Child Development Theories

1324 Words Feb 22nd, 2011 6 Pages
Child Developmental Theories

Ashford University

PSY 104 Child and Adolescent Psychology

June 29, 2009

Child Developmental Theories

While theorists have different ideas and perspectives, insight on child and adolescent development can assist teachers and parents in helping children reach their full developmental and learning potential. Having knowledge about the development of a child and adolescent provides clues in understanding behavior and what is "normal," or typical, in growth and development in the early months and years of life.

Three developmental theories are broken down to understand the
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Conventional morality is the second level, reached after age 10. Maintaining mutual relations and getting approval of others, wanting to please and help others happens at stage three. In stage four, an individual begins social concern and having a conscience, and understanding the principles of authority. In level three, post-conventional morality, development is in early adolescence, young adulthood—or never. Stage five of level three describes a person developing, or understanding morality of contract, individual rights, and democratically accepting the law. In this stage, people are aware of principles and think rational deciding between human need and the law. Morality of universal ethical principles is the concept of stage six.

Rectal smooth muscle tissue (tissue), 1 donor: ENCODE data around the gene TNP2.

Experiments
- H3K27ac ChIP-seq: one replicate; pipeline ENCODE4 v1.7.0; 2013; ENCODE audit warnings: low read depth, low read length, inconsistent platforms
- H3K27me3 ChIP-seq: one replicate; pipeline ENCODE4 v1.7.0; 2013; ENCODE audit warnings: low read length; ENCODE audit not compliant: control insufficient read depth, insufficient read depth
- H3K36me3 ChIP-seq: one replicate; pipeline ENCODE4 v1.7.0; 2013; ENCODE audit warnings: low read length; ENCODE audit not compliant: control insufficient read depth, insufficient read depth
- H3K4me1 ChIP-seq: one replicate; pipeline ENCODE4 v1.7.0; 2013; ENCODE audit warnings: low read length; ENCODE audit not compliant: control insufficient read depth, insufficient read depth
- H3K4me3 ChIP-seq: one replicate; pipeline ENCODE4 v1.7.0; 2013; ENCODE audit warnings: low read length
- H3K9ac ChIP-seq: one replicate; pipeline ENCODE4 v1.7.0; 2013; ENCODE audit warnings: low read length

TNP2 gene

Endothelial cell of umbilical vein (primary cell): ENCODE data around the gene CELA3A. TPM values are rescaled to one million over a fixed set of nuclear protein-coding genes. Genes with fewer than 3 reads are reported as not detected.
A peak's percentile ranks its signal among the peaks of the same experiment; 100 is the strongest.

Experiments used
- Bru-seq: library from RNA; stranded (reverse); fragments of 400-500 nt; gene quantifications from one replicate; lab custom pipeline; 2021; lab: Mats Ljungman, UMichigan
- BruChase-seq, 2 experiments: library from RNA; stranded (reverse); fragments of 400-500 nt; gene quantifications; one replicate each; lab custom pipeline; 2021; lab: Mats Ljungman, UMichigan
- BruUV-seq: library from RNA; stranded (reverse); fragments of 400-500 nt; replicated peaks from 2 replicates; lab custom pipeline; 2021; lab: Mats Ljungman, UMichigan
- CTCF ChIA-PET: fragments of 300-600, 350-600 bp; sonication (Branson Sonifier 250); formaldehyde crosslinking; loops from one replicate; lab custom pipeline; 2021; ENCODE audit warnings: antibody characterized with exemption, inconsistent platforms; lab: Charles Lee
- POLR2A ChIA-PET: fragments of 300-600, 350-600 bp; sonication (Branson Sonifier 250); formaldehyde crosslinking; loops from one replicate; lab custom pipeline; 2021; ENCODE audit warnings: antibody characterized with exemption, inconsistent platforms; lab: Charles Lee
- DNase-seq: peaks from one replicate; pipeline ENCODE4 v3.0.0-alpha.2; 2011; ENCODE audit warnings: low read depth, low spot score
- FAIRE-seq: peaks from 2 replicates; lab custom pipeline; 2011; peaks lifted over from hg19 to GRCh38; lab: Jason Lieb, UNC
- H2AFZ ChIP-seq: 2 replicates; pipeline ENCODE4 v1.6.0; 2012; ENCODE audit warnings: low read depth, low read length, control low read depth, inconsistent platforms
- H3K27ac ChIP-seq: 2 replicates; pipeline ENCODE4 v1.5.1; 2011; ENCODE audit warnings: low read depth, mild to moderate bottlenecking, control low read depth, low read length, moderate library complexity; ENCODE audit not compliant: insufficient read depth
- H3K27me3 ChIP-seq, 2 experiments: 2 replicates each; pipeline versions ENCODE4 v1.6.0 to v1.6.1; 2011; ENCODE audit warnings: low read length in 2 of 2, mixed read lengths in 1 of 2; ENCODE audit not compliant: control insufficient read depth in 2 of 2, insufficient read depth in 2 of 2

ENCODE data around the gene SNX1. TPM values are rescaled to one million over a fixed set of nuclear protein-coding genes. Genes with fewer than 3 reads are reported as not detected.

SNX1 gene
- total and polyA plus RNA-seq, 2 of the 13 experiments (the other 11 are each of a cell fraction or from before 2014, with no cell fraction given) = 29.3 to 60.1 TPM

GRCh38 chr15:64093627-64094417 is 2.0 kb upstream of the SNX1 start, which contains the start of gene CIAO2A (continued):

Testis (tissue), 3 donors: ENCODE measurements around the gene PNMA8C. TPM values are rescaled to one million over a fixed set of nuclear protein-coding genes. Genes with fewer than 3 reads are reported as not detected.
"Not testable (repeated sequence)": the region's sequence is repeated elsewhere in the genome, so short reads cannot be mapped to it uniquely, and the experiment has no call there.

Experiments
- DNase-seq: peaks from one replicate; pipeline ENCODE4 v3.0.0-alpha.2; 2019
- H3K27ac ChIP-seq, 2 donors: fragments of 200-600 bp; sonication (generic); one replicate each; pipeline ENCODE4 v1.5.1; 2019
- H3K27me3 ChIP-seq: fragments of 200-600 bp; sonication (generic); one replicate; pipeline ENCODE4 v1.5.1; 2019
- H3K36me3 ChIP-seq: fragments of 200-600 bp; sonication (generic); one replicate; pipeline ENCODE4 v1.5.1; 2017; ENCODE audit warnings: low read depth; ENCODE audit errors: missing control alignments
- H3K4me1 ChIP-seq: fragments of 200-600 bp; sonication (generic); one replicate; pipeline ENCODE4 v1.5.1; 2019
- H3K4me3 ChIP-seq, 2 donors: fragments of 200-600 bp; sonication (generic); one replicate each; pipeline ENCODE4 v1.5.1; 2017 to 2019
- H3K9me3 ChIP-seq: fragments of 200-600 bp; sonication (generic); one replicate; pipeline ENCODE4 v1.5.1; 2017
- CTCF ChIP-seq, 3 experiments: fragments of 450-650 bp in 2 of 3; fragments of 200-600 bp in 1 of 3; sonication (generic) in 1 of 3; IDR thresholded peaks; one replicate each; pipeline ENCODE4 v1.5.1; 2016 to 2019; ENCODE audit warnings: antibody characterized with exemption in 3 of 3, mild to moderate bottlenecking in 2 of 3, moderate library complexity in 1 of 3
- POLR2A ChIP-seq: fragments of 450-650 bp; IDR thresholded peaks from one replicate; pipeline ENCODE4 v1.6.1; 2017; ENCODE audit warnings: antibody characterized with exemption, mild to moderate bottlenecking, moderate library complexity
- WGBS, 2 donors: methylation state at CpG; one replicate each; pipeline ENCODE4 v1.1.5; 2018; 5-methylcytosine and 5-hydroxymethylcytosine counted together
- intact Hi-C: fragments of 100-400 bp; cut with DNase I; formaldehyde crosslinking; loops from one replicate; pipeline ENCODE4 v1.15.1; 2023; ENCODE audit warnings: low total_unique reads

Piaget’s Cognitive Development Stage Theory

Piaget’s view

Jean Piaget’s theory focused on cognitive development as mental operations mature based on “simple sensory and motor activity to logical, abstract thought” (Papalia, et al., 2006). Piaget’s view was that growth occurs as a child matures and interacts with his or her surroundings; he looks at the human mind as a focal point and base for everything around it (Heffner, 2004). Cognitive development occurs in three interrelated processes, according to Piaget. The interrelated processes are organization, adaptation, and
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